Our finding matches those of other studies [24,25,26], which encourages the addition of undergraduate-level courses that may offer many benefits for students, faculty, universities, and even the country, especially in terms of publishing excellent papers.
The Saudi undergraduate medical curricula contained a majority (65%) of internationally recognized core topics. Evidence-based medicine, complementary medicine, the national health care system, patient safety, and professionalism/medical ethics were not considered as a separate course, and some were not included at all. Therefore, they should be part of compulsory credited courses in all Saudi undergraduate medical curricula. Saudi deans committee should call for an initiative to ensure that all core topics should be part of required courses in all Saudi medical schools’ curricula.
Availability of data and materials
The datasets analyzed during the current study is available from the corresponding author on reasonable request. Due to data protection restrictions and participant confidentiality, we do not make participant data publicly available.
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The authors report no funding.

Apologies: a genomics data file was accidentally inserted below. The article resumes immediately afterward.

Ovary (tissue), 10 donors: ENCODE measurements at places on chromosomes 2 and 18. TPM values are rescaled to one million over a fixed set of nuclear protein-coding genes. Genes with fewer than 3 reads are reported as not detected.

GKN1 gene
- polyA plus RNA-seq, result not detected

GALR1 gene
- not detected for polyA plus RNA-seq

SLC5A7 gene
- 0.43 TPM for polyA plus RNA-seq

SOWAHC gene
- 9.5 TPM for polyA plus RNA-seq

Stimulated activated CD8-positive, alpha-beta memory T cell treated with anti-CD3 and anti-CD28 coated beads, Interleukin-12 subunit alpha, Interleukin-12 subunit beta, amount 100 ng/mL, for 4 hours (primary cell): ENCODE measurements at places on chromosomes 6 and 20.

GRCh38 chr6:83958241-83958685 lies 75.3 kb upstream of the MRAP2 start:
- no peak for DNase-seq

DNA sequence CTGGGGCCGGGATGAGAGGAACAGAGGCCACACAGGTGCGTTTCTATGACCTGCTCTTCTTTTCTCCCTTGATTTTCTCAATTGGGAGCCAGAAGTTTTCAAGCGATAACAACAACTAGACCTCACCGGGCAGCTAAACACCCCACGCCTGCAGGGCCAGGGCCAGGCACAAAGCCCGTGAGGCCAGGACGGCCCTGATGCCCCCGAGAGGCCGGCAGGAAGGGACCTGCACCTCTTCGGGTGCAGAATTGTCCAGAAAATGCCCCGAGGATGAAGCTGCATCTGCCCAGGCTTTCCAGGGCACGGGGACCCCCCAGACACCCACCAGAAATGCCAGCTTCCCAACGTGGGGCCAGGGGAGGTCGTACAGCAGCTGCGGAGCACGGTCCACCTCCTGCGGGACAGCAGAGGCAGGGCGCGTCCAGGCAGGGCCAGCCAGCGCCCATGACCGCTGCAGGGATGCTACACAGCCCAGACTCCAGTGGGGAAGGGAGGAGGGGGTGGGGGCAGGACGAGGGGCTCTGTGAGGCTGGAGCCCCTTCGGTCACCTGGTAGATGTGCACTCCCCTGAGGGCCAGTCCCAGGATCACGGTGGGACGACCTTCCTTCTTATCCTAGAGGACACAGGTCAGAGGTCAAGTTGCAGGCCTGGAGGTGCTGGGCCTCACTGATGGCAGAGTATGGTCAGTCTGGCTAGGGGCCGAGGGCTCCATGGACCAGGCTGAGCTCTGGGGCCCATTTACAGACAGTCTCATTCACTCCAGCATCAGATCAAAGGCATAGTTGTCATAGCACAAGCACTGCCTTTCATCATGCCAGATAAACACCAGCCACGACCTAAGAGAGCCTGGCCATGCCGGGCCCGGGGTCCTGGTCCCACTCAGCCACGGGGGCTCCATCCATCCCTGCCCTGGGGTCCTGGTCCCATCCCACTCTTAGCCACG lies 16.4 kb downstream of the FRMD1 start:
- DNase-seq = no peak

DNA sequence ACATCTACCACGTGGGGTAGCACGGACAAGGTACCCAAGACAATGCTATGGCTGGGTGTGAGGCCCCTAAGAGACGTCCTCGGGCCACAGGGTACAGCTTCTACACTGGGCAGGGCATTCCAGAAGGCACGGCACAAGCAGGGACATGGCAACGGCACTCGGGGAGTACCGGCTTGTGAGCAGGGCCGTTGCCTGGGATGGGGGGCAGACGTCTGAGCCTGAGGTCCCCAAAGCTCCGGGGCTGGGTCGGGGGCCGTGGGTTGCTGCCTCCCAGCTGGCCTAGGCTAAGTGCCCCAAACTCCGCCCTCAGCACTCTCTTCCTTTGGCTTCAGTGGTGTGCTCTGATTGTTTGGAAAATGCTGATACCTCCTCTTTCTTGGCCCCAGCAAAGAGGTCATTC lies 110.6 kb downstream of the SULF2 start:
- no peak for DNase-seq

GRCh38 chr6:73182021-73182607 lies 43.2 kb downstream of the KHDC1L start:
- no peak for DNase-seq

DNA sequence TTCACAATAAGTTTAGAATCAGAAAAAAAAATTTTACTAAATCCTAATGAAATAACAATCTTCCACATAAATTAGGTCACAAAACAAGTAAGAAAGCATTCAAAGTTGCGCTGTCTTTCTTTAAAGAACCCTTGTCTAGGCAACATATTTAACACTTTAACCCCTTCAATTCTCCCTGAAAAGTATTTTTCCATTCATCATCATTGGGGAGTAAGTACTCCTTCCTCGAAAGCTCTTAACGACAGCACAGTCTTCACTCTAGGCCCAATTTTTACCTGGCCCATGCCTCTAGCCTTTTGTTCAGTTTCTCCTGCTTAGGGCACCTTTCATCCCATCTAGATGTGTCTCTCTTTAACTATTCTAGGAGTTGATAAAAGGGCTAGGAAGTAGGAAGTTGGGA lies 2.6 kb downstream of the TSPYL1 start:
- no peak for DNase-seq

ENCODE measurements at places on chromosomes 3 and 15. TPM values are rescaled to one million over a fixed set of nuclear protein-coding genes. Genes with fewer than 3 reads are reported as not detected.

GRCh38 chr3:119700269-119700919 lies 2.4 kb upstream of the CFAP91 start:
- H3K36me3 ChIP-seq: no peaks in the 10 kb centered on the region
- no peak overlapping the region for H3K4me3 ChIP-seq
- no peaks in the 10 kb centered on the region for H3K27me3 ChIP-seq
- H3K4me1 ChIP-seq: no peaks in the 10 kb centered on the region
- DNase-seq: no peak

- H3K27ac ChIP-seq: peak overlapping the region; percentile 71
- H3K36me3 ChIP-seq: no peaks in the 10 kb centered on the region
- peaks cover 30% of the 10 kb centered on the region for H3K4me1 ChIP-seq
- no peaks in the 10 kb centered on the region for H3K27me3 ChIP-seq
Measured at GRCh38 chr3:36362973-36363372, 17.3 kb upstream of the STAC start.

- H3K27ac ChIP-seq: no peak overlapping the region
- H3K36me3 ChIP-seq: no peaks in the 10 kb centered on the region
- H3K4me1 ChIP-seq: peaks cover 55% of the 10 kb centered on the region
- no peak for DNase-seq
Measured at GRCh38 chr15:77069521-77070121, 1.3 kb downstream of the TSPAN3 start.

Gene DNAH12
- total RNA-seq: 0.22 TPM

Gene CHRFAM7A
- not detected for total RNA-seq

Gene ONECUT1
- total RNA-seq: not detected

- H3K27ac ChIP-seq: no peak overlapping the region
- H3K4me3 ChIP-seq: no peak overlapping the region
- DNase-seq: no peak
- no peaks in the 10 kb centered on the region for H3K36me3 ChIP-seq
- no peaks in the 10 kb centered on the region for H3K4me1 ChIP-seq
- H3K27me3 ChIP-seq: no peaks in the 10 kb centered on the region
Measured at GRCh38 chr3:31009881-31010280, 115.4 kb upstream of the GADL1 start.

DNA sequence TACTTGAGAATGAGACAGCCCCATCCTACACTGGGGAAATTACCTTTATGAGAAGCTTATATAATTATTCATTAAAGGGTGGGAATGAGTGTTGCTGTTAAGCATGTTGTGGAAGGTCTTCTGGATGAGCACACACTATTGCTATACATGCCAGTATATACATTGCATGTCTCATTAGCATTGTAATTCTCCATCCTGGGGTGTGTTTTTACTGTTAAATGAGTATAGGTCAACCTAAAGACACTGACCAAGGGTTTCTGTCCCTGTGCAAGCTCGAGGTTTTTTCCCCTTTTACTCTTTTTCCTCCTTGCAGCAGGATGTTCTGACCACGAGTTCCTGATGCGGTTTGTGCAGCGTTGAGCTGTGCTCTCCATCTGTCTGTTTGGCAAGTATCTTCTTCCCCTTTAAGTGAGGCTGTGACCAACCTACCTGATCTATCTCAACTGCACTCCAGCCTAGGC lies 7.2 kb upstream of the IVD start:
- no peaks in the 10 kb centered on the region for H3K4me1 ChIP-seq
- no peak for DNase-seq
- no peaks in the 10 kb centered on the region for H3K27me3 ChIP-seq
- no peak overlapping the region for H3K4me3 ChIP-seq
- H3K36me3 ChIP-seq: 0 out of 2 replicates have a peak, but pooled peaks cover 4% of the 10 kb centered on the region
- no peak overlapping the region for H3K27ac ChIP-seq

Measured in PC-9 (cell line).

Ethics approval and consent to participate
A written informed consent was obtained from all deans of medical school before data collection, and all methods were carried out in accordance with the Declaration of Helsink. All the selected respondents were given assurance of confidentiality that the information gathered will be used exclusively for research purposes. All participant agreed to participate before answering the questions. The research proposal was approved by the IRB committee of Imam Mohammad Ibn Saud Islamic University (HAPO-01-R-011) session 38–2017 dated October 20, 2017.
The authors declare that they have no competing interests.
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Bin Abdulrahman, A.K., Aldayel, A.Y., Bin Abdulrahman, K.A. et al. Do Saudi medical schools consider the core topics in undergraduate medical curricula?. BMC Med Educ 22, 377 (2022). https://doi.org/10.1186/s12909-022-03452-1
- Saudi Arabia
- Core topics
- Undergraduate curriculum
- Medical education